I recently picked up Seaborn for data visualization. It’s very user friendly.
One of my favorite plots is the Kernel Density Estimation (KDE) plot. And this post is about how KDE is generated.
Probability Density Estimation
There are 2 general approaches to estimating the PDF of a distribution.
The first group is parametric. We have some prior assumption that the data follows a certain distribution (e.g. gaussian, student t, gamma) and try to fit parameters around these distributions.
The second is nonparametric. They make no prior assumptions on the distribution of the data by modeling the data instead of the parameters. I will go into more details the Parzen Window approach.
(Edited December 15, 2016 - There are also the mixture model that combines parametric and nonparametric approaches, e.g. fitting Mixture of Gaussians with EM)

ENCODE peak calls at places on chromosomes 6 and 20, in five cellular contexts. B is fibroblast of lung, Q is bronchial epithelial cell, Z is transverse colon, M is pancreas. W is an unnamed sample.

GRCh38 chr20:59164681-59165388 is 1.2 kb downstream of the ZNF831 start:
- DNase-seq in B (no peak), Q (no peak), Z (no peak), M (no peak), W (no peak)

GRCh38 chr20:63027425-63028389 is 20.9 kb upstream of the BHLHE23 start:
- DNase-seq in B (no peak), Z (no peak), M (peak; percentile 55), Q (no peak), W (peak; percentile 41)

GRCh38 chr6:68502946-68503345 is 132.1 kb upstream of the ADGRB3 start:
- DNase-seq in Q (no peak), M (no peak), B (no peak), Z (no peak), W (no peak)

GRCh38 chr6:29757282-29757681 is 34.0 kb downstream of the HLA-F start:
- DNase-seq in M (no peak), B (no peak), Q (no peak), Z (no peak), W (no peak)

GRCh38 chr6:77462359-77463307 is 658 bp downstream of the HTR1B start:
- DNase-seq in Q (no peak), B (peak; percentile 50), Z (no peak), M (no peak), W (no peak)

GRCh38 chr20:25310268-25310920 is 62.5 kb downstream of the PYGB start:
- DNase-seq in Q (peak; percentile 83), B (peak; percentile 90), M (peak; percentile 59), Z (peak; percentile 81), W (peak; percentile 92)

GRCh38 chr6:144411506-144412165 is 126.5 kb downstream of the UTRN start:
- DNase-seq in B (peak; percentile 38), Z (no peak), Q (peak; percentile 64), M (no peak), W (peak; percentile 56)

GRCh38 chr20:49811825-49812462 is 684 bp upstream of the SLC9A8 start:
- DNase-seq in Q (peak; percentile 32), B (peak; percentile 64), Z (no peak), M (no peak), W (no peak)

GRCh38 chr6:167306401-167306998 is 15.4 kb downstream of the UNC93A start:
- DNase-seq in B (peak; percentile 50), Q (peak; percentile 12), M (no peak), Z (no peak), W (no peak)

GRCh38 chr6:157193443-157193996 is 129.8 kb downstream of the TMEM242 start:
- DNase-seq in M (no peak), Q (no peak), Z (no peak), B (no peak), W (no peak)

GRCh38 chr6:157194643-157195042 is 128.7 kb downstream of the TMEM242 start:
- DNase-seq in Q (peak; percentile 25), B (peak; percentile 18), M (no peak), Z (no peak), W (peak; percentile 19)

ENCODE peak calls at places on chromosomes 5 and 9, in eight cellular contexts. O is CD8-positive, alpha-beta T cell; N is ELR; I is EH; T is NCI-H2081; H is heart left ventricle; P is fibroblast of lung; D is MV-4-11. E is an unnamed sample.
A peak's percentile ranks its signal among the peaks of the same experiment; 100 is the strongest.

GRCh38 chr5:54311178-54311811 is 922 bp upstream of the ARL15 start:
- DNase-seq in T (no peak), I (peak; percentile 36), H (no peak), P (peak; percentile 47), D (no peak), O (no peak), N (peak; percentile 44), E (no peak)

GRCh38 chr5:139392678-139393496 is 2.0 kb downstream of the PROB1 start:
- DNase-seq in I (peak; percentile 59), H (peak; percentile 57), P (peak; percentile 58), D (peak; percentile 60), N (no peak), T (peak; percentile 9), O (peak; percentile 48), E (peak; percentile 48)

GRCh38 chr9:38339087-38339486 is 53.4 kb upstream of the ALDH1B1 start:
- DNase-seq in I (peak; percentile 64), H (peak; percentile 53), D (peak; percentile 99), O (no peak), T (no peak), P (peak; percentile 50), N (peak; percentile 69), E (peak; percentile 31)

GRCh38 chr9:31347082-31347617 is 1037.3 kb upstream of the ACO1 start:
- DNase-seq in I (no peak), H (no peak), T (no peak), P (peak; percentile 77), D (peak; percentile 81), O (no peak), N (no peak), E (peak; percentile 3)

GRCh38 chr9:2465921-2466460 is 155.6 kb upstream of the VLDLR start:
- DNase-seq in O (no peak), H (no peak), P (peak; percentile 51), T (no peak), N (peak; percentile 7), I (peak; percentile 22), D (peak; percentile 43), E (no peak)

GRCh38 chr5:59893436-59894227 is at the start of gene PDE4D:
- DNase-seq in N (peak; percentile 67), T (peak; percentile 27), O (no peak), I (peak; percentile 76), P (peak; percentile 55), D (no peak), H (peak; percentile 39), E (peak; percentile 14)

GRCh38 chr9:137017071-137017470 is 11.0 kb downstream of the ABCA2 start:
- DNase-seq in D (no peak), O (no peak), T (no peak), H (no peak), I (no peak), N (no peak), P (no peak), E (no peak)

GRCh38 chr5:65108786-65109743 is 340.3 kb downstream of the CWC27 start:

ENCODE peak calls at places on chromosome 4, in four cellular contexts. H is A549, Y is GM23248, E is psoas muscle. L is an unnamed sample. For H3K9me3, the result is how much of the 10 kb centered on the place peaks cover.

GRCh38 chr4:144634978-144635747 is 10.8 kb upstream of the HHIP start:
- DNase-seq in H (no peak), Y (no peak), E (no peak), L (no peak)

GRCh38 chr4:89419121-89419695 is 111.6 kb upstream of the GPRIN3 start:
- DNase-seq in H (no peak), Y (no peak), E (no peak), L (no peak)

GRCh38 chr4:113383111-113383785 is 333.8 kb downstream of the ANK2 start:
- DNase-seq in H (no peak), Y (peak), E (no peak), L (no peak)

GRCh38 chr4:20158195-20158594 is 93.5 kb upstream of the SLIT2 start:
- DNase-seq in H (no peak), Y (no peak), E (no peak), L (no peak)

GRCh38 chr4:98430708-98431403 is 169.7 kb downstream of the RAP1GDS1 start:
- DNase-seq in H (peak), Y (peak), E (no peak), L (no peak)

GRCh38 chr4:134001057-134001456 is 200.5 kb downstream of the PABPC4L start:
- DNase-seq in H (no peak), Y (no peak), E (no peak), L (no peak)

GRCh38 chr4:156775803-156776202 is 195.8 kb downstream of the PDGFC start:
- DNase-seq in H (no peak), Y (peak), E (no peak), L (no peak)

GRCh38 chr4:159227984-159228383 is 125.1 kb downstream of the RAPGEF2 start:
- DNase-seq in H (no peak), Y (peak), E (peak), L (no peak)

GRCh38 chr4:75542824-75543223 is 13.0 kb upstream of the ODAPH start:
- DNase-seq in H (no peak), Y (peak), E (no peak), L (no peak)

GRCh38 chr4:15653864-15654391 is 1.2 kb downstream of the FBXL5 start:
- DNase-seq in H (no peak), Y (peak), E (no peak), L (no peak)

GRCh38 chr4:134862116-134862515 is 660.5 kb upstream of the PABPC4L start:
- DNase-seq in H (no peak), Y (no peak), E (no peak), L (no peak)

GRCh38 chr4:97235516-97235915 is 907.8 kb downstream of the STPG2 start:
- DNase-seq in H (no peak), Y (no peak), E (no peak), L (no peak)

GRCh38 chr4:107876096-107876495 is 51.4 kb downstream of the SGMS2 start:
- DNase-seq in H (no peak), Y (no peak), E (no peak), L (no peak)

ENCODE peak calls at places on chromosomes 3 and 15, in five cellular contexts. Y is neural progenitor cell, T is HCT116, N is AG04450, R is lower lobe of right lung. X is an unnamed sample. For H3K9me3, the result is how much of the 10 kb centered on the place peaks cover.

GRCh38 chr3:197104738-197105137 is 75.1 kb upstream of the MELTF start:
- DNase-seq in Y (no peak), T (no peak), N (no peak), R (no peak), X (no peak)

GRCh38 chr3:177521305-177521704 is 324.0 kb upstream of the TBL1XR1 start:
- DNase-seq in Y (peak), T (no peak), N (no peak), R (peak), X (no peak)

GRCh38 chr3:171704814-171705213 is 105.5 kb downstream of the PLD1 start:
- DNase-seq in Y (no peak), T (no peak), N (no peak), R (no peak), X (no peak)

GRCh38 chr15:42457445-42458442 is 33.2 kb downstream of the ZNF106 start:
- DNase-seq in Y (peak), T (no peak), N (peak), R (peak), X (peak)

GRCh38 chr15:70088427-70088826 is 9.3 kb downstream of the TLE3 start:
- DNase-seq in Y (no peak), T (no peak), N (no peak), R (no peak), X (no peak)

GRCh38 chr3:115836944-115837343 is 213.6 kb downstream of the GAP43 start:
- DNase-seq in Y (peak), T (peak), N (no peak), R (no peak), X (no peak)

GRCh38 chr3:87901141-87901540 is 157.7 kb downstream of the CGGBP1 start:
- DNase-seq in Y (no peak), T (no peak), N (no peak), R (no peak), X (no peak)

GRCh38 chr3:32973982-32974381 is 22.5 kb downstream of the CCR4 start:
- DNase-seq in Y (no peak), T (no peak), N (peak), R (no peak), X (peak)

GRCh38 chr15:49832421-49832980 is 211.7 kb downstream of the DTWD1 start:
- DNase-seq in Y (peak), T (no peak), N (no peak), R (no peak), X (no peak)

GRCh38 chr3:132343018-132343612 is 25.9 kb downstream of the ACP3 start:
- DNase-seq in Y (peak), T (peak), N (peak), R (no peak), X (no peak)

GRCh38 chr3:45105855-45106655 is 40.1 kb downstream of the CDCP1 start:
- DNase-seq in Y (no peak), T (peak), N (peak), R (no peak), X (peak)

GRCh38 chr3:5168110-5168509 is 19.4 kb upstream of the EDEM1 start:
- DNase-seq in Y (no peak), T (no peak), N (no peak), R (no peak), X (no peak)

The General Approach
The PDF of x can be modeled as the following:
Here v stands for the volume. First, we specify a bin size (or volume), like we do with histograms.
Then we get k (the number of samples in the bin) and n (the total number of samples) to calculate the density of the bin.
Overall, the formula works exact like a histogram, but converted (via division over the volume / bin size) to make it behave like density.
The Parzen Window is a very simplistic kernel that is best explained pictorially.
Here the 7 points are colored. The density estimation is:
Here the denom is $ 21 = nv = 7 * 3 $
This way of calculating density is nonparametric because we need to remember every single sample in $ D $.
Smoothed Parzen Window
Instead of a kernel that returns 0 or 1, we can use a gaussian instead
As a result, the generated density estimation is smoothed.
Choosing the Right Window Size
The window size h is the only parameter that we need to decide for the KDE.
Generally, if h is too big (left) or h is too small (right), then the quality of the density estimation will suffer.
In a classification context, we can systematically choose h by fitting KDEs to each category, classify test points under the maximum posterier, and varying h to get the best accuracy.
Check out the kdeplot function in Seaborn. Hopefully this post explained the basics of how the density estimation really works.